- You can heat emboss on the Maple veneer! The other woods are likely to crack & blister (rise up from the backing material) when subjected to the high heat of a standard heat tool, so don't use them for this technique. To emboss the Maple wood, lightly dust the surface of the veneer with an anti-static powder than stamp your image(s) using pigment ink & cover the wet ink with embossing powder. Tap off the excess powder & heat. Hold the heat tool about 3 inches away from the surface to avoid cracking the wood by drying it out too fast. It will take a smidge longer to melt the powder than it does when embossing on paper, but the raised contrast is worth the extra effort! You can then leave the image to stand as is or add color.
- You can also dry emboss on the veneer! Lightly mist the unbacked veneer with water to soften it, then use any dry embossing templates, including Sizzix & Cuttlebug, to impress a patterned design into the wood. Allow the wood to dry completely before adhering it to a backing material.
- Use your veneer to make boxes, envelopes & cards! Cut out the desired shape from a pattern or template, mist the fold lines to soften the wood & fold into the desired shape. Allow the wood to dry before adhering the pieces together. You can do any stamping &/or coloring before or after folding, but you'll want to seal any coloring before misting to avoid color bleed.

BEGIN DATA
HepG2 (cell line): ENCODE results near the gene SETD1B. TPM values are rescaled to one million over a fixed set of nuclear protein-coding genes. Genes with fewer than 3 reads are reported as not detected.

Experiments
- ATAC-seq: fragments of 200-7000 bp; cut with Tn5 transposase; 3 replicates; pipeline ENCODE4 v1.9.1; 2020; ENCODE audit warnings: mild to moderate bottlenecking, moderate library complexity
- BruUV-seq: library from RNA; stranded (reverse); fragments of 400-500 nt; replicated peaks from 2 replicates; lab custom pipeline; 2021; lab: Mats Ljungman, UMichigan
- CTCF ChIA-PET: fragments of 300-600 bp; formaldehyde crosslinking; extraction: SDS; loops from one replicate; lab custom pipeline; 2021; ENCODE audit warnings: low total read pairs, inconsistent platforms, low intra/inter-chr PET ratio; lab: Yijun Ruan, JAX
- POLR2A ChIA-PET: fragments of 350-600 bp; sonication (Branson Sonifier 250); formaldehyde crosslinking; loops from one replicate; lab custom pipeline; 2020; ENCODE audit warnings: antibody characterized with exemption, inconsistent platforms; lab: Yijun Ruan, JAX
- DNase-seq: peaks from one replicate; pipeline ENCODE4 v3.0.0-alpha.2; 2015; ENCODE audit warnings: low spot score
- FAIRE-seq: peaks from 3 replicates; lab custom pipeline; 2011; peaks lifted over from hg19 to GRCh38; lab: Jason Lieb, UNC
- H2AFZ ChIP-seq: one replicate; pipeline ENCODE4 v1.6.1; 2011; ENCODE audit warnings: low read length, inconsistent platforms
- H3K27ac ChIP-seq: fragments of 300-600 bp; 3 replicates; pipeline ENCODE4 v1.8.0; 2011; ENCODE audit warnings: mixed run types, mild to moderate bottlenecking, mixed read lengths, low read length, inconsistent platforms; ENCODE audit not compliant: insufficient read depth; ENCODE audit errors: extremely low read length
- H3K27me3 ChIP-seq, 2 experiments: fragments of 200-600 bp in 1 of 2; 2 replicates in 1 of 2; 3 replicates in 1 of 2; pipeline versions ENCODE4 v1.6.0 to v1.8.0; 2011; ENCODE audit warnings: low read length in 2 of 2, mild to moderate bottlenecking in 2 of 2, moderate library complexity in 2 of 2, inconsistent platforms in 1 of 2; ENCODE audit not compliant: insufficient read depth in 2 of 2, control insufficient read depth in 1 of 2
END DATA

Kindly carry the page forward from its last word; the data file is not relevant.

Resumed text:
- Craft inks work wonderfully on veneer! It's a tad bit thicker than regular pigment ink & designed to be used on multiple crafting surfaces (i.e. WOOD & fabric) as well on any type of paper. This opaque ink can be used to heat embossed on Maple veneer. The general directions for this type of ink state that using a heat tool to dry & set the ink makes it water resistant & fade resistant. DO NOT DO THIS WHEN STAMPING ON VENEER!!! The amount of heat required to dry the ink will make the veneer shrink and possibly crack & bubble. Let the ink air dry.
- Wood tends to warp &/or curl when exposed to humidity. You want to store your veneer flat in an air tight box. To flatten out your pieces prior to sealing & stamping, you'll want to mist them ever so lightly with water to relax the wood, layer them with paper towels then set one or more phone books or dictionaries on top of them for several days. Check them at least once a day & change out the damp paper towels for dry ones so you don't get mildew spots.
DO NOT IRON, BAKE OR USE A HEAT TOOL ON THE VENEER TO FLATTEN IT!!!
The heat will cause the wood to shrink & possibly crack. If its paper backed veneer, it will not only shrink, it may bubble up from the backing as the adhesive liquefies & evaporates. This bubbling stretches the wood & makes it nigh impossible to re-attach the veneer to the backing in a way that looks good.
This information was compiled by Jenna Roby at the request of Dowlen Wood & Paper Crafts of Sweeny, TX & was last updated on 8/28/09.
If you'd like to know more about this wonderful product & order some for yourself, please contact me.